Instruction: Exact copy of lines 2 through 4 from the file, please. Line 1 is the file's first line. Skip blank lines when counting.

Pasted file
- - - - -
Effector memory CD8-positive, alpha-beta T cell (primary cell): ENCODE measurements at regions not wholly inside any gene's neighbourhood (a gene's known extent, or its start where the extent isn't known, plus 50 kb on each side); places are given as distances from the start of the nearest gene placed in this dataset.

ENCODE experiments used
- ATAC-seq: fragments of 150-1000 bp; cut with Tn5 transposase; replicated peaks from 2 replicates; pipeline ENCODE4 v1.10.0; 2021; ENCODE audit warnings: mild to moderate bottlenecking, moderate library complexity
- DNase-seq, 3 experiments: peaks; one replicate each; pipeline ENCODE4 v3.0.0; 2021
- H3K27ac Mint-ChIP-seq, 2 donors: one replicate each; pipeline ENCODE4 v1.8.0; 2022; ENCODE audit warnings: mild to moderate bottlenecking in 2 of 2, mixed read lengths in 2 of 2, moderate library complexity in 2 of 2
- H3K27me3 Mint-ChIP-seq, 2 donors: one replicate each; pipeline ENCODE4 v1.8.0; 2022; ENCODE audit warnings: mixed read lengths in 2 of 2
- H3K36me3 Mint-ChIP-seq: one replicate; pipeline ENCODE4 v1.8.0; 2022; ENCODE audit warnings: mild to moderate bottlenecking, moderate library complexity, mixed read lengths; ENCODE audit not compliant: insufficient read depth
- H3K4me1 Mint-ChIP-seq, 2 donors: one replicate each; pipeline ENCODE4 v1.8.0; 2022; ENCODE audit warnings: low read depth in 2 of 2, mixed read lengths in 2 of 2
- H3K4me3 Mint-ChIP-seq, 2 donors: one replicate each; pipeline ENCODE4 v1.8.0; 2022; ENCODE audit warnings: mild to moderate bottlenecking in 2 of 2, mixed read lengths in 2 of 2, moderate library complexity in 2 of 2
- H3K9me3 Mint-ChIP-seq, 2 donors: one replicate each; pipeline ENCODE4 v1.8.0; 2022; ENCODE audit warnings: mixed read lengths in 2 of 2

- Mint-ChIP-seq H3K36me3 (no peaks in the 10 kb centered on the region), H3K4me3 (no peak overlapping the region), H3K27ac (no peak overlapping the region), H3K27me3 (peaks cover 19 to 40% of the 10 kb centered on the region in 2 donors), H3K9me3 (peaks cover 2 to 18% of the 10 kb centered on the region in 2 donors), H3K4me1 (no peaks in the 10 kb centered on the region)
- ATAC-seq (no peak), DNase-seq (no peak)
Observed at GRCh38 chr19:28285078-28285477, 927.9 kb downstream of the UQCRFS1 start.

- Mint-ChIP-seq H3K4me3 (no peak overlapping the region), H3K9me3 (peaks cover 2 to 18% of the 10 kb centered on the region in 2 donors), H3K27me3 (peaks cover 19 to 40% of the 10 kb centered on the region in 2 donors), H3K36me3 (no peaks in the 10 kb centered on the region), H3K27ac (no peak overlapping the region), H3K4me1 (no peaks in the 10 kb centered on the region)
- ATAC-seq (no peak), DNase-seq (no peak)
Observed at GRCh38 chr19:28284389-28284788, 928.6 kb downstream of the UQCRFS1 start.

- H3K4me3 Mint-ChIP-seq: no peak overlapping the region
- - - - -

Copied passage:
ENCODE experiments used
- ATAC-seq: fragments of 150-1000 bp; cut with Tn5 transposase; replicated peaks from 2 replicates; pipeline ENCODE4 v1.10.0; 2021; ENCODE audit warnings: mild to moderate bottlenecking, moderate library complexity
- DNase-seq, 3 experiments: peaks; one replicate each; pipeline ENCODE4 v3.0.0; 2021